Delaware delegation's latest attempt to build off shore wind
In an effort to strengthen Delaware's economy, Senators Tom Carper and Chris Coons along with Rep. John Carney introduced legislation that would extend incentives for offshore project investments in the First State.
The three Democrats' proposal is known as the Offshore Wind Power Act and defines offshore facilities as any facility located in the inland navigable waters of the U.S.
"As Congress works to responsibly reduce our deficit, we need to continue to maintain important investments in areas critical to economic growth, like renewable energy, manufacturing and job training programs," said Congressman Carney.
"This bill will help get turbines moving and, in conjunction with other policies, could help get the first generation of offshore wind projects providing clean, sustainable electricity to our communities," said Sen. Coons.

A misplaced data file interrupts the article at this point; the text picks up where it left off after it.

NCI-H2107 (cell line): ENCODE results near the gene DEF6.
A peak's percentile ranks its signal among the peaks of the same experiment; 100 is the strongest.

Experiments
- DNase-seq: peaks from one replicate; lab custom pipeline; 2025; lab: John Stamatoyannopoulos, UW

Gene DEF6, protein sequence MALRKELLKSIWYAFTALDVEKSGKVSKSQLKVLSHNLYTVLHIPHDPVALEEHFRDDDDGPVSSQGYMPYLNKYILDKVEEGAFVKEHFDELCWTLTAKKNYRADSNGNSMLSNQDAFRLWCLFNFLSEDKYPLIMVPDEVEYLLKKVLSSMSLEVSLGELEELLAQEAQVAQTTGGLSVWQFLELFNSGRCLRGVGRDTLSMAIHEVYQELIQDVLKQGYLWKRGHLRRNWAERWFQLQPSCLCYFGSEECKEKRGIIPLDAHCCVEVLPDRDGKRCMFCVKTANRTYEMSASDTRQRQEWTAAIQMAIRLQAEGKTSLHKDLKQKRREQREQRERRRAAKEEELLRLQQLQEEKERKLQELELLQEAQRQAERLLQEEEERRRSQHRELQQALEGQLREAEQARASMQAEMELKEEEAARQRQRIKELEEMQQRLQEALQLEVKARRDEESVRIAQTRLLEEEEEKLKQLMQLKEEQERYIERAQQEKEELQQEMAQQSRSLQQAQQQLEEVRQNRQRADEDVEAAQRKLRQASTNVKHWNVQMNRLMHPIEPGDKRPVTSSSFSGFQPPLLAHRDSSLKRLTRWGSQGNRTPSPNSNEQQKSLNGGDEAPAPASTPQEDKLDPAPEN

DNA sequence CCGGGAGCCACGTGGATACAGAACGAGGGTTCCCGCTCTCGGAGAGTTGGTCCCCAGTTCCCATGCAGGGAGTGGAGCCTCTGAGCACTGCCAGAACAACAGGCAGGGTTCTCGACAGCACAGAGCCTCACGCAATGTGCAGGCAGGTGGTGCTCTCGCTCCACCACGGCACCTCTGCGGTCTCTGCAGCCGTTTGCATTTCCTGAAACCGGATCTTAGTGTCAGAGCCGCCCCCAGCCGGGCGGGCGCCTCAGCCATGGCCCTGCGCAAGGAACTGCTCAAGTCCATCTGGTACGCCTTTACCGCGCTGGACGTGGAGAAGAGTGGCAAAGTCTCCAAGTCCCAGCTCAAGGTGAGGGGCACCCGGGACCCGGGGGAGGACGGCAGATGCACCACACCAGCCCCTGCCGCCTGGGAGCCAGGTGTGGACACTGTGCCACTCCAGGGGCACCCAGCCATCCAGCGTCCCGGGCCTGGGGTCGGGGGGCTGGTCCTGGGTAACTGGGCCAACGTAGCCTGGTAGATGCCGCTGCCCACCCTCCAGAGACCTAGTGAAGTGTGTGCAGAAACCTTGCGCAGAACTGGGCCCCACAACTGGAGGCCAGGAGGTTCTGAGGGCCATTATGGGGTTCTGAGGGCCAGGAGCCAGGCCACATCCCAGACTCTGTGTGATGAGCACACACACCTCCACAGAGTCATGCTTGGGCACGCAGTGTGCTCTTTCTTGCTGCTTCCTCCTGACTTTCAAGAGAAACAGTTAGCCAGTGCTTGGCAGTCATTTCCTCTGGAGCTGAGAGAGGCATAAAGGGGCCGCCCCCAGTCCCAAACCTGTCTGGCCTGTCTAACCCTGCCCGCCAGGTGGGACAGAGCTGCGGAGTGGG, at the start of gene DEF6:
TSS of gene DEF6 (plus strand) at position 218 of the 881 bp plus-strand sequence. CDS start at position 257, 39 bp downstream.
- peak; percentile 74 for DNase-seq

The goal is to creating stability in the offshore wind industry. The Offshore Wind Power Act would extend investment tax credits for the first 3,000 Megawatts of offshore wind facilities that go into service.
"Wind energy generated off our shores has the potential to strengthen domestic energy production, lower energy costs, and create jobs," added Senator Coons.
"Developing wind energy off our nation's shores, especially in places like Delaware, is a critical part of boosting American energy independence and jump starting our clean energy economy," said Senator Carper.
A University of Delaware study supports Sen. Carper's statement. According to the University of Delaware the winds off the Atlantic Coast could potentially generate 330 gigawatts of power. That's enough to replace about 300 large coal plants and supply power for nine states from Massachusetts to North Carolina.
However, once companies receive tax credits, they will have only five years to get an offshore wind facility up and running. Also, such companies as a result of receiving the credit will not be able to get any other investments tax credits.